When you come back to family, we have family dynamics, family faults and family failures, so if you have family failures, for example, if I have been taking care of the child while we were together and it happens we break up and I stop taking care of the child, are you not going to call me a father just because of my failures?”
“If we are going to look for the faults we won’t be building fathers that we want. “It says happy father’s day, it ends there, and it’s not about the responsibilities. A responsible father depends on one, I can be a fathers because I am your mentor, I can be a father that am not supporting financially but I can just call and check on my child, I can be father that have money but still fails to support but am there physically but not economically, am there emotionally but still am a father.”
“Speaking from experience, my baby daddy have never been there in my kids life so in my own opinion I think happy father’s day means to acknowledge fathers who are present in their children lives, man who are there for their children, I don’t mean for the mothers, am saying their children.”, Norah Moloi mother of three cried.
“Women are reactive to this issues because it hurts to be left alone with children. Seeing other women praising their baby daddies and as for us not even knowing what to say to our children, they don’t even know if this day do exist hurts. I grew up without a father too, I didn’t even had a privilege to wish him that, even happy birthday to him too. I think this now seem like a trend, it’s like a culture now because it’s like everyone is abandoning their children,” Moloi explained.
“There is co-parenting, I mean if you have problem with me exclude the child from our problems. For us to have a healthy children who are mentally fit we ought to be in the same page. Let us hide our problems from our children. When two elephants fight, it is the grass that suffers, that is why you saw on social media even kids venting out about their absent fathers.
“As for fathers who are not in their children’s life why should we wish them father’s day? It is like throwing a seed on rocks and expect it to germinate without proper soil, proper sunlight or even without water and expect to reap at the end of the day.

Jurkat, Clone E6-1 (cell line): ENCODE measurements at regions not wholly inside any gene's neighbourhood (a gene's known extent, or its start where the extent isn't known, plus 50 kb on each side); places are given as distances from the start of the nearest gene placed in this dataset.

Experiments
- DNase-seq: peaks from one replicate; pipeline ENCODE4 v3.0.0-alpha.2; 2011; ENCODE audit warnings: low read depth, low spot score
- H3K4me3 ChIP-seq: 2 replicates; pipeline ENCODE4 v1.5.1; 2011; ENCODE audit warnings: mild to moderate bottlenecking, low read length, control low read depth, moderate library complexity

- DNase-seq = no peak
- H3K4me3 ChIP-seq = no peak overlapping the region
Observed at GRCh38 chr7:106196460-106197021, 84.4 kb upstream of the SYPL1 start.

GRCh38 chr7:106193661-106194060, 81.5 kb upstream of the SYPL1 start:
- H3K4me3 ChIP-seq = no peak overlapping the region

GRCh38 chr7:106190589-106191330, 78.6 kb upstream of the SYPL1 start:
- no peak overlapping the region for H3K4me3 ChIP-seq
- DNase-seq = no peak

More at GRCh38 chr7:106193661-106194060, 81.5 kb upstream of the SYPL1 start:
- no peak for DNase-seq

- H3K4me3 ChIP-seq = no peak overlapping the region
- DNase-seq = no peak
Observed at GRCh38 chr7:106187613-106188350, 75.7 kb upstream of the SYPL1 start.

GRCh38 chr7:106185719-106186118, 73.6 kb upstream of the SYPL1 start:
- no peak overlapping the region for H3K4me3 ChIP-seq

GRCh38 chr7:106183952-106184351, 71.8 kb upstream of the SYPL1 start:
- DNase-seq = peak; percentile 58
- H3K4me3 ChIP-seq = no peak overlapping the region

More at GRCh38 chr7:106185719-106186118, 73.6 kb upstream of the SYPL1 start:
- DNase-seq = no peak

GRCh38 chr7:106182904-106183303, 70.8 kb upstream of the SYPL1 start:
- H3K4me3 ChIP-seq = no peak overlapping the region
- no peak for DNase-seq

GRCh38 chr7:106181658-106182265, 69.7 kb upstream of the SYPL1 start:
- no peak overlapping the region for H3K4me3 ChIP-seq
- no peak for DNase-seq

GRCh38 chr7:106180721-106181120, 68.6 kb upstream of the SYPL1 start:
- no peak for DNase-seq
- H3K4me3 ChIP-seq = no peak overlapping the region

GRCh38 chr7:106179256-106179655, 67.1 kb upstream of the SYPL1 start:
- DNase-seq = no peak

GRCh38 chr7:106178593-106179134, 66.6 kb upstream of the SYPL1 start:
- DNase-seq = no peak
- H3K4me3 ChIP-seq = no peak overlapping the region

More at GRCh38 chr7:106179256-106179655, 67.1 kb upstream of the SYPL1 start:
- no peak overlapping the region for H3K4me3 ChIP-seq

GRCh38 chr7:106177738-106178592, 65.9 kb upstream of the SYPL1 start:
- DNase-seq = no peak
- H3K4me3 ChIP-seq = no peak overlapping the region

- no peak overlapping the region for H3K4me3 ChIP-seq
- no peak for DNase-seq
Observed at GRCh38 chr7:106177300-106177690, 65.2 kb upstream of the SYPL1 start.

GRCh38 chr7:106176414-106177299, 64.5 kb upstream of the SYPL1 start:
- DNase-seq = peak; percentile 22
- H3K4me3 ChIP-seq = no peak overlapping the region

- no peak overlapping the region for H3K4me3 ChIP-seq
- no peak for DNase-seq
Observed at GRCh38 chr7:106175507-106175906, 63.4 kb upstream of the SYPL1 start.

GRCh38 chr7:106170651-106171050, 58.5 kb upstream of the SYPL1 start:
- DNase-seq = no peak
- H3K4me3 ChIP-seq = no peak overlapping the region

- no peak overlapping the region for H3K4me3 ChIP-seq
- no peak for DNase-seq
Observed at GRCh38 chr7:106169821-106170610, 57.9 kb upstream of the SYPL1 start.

Do you expect such a planter to be praised that they have sowed anything? You are a planter yes but where is your seedlings, you just threw a seed and abandon it, as for me is a big NO! There is a mistake that men turn to make, they think children cannot see all the struggles mother goes through trying to made ends meets for them and later blame it on baby mamas for using children when tables turns.
“Ask yourself, are we to wish man who denied pregnancy father’s day? What of those who long abandoned their children? What is there to be wished? What is supposed to be happy about the day? We are not bitter, we are asking them to put themselves in our shoes,” Moloi expressed herself.
Adding on Calvin G Zacharia father of one daughter says that was a cry for help to single mothers, he said men who are not there for their children don’t deserve to be wished father’s day since they are not playing their role.
Zacharia urged mothers to involve the authority, “there is no use to pass remarks on social media without taking action. If the parents had messy break up they should find a common ground for the sake of their child/children”. It depresses the kids not having another party not playing the role on their lives.
“I think ladies are bitter, just because some man don’t give us money we start labelling them as deadbeat”, Boitshepho Gasefiwe mother of one. Men have their reasons for not being there for their children. There is always two sides of stories. Some kids I saw on Facebook I feel meddle in elder people’s issues without knowing the facts.
When giving his views, Thando Morgan, father of one daughter highlighted that he feels it depends on someone’s emotional intelligence, some act according to how their baby daddy treated them. “Baby mamas know their baby daddies better to find fit worthy a father title, some are venting out because they suffer alone in raising the kids alone.